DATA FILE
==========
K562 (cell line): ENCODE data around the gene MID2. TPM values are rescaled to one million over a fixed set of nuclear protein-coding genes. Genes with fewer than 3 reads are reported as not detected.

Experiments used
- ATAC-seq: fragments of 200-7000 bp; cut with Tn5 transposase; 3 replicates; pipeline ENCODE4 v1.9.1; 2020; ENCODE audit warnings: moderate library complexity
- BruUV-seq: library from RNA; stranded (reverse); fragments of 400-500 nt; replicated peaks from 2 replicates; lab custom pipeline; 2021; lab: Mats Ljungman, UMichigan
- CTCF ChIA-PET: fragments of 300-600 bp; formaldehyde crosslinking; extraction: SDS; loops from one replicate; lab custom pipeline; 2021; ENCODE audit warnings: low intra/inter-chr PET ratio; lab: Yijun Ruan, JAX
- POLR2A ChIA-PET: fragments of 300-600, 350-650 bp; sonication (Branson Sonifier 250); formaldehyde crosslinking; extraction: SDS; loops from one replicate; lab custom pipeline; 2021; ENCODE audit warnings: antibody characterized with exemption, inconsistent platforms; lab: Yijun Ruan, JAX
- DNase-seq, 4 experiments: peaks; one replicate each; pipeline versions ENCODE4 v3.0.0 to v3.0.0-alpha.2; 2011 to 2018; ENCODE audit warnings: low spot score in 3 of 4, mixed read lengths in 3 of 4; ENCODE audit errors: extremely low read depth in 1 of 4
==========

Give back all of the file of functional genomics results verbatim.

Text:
K562 (cell line): ENCODE data around the gene MID2. TPM values are rescaled to one million over a fixed set of nuclear protein-coding genes. Genes with fewer than 3 reads are reported as not detected.

Experiments used
- ATAC-seq: fragments of 200-7000 bp; cut with Tn5 transposase; 3 replicates; pipeline ENCODE4 v1.9.1; 2020; ENCODE audit warnings: moderate library complexity
- BruUV-seq: library from RNA; stranded (reverse); fragments of 400-500 nt; replicated peaks from 2 replicates; lab custom pipeline; 2021; lab: Mats Ljungman, UMichigan
- CTCF ChIA-PET: fragments of 300-600 bp; formaldehyde crosslinking; extraction: SDS; loops from one replicate; lab custom pipeline; 2021; ENCODE audit warnings: low intra/inter-chr PET ratio; lab: Yijun Ruan, JAX
- POLR2A ChIA-PET: fragments of 300-600, 350-650 bp; sonication (Branson Sonifier 250); formaldehyde crosslinking; extraction: SDS; loops from one replicate; lab custom pipeline; 2021; ENCODE audit warnings: antibody characterized with exemption, inconsistent platforms; lab: Yijun Ruan, JAX
- DNase-seq, 4 experiments: peaks; one replicate each; pipeline versions ENCODE4 v3.0.0 to v3.0.0-alpha.2; 2011 to 2018; ENCODE audit warnings: low spot score in 3 of 4, mixed read lengths in 3 of 4; ENCODE audit errors: extremely low read depth in 1 of 4